But despite all of this, for some odd, unexplainable reason, I didn't feel that bad Friday after all of this. Mentally, I mean. I just sorta shrugged my shoulders and chuckled at it all. I figured it could have been a lot worse, and I was home and was okay. The doctor said he'd make sure I would not be billed for the procedure (which was going to be almost 2K out of pocket because of this oh-so-special-probe-capsule-thing), and that the endoscopy showed nothing serious. I had been symptom-free for a few days, and perhaps with the results of the endoscopy alone, I would be able to resolve the whole problem. And as if that attitude wasn't enough to surprise me, I was also like: "Well, being that 1% sometimes is a good thing, because all sorts of amazing things have happened to me in my life that, statistically, probably never really should have."

What?!? Who said that? Was that really, truly me looking at the silver lining, without even being reminded to do so? That never happens...

But it's true...I immediately thought of all those times I've had the same reaction ("I can't believe that happened!") to good stuff...

Like ending up living in the very house where I took my very first picture with Hubby...the same house I slept in one night when I was running away from my old life, in the very room that now, 12 years later, belongs to my son.

Like after spending 4 years and all of our money (and some we didn't have) on fixing up said dream house, and feeling like maybe we had bitten off more than we could chew...cause really, how are we ever going to get it all done?...and what are we going to do about the thousands of dollars of work that still needed to be done to the outside?...after giving everything up for this place and thinking maybe we had been nuts all along and looking for a sign that we did, in the end, do the right thing...we got selected out of  "hundreds and hundreds" of applicants who tried to get their front yards made over for the DIY Network TV show "Desperate Landscapes."

Like I walked out on a terrible marriage, despite what everyone around me thought and advised, and not only lived to tell about it, but truly ended up with my happily-ever-after.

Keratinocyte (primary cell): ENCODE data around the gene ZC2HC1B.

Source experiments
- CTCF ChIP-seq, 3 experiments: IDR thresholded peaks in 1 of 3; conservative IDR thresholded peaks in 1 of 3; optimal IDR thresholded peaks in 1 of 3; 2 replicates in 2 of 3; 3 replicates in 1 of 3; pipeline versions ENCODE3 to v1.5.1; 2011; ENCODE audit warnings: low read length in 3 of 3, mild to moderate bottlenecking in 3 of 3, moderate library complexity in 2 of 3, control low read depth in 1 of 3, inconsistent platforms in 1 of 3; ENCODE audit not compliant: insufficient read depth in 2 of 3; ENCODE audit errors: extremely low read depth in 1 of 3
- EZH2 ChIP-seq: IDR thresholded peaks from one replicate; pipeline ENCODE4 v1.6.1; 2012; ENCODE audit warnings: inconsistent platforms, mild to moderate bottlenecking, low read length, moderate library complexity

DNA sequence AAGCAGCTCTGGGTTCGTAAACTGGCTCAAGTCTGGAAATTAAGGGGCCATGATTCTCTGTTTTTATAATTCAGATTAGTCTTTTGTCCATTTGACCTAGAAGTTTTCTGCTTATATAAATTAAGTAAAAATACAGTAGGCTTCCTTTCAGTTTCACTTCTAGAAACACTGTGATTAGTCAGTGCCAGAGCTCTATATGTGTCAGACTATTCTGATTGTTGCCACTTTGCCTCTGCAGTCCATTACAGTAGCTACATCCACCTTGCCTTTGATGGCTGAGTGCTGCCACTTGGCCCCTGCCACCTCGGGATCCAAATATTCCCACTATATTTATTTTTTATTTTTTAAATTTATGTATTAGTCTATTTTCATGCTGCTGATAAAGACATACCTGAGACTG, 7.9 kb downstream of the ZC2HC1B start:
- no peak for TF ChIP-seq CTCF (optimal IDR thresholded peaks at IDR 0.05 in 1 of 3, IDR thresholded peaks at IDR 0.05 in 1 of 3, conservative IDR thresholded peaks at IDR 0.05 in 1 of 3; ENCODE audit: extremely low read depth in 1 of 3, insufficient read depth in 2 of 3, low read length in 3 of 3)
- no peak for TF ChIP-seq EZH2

Like the second time around I married someone who truly turned out to be my Soulmate (I know how a lot of you feel about that term; if it makes you feel all uncomfortable and cynical-like, feel free to plug in any other appropriate term there instead, such as "great provider," "best friend," "Mr. Right," whatever, just as long as you get the gist).

Like that crazy, terrible 1% chance thing that happened with Aidan's delivery? Well, there is even a smaller chance that babies who are born with a prolapsed chord suffer absolutely no trauma or injury...and he never so much as missed a breath.

Really, what are the chances of any of those things happening? So sometimes, being in that crazy-minority-percentage-of-that-never-happens is a really, really good thing.

I am so damn tired of being negative, of expecting the worst, of worrying and waiting for the other shoe to drop. It was as if it took more energy to be pissed, depressed, and worried about what had happened, than to just accept that it did, look for the good, and move on.

I know: obvious for some of you.

Completely earth-shattering for me.

So maybe, just maybe, I'm evolving...? Learning?

And really, what are the chances of that?


  1. All that medical stuff really sucks, but this was a great post, and I want you to know I am going to try and follow your lead and evolve a little =D

  2. Amen sister! I have had enough of "that crap only happens to you" in a bad way. Ano nuevo, vida nueva...and all that jazz.

    Sorry to hear about the mishaps, but totally understand about being that damn 1%. In the good and the bad. Can't wait to see what the producers have cooked up for you guys!

  3. I *know* it takes a lot more energy to be negative rather than positive and yet....lately? It's kinda hard.

    I'm glad to hear that the test came back positive (eventually) and I'm glad to hear that you are embracing the positives - maybe you can be my inspiration to turn around my attitude.

  4. i think you're pretty fucking lucky if you ask me.
    glad to know you're ok although i loved anorexic liz.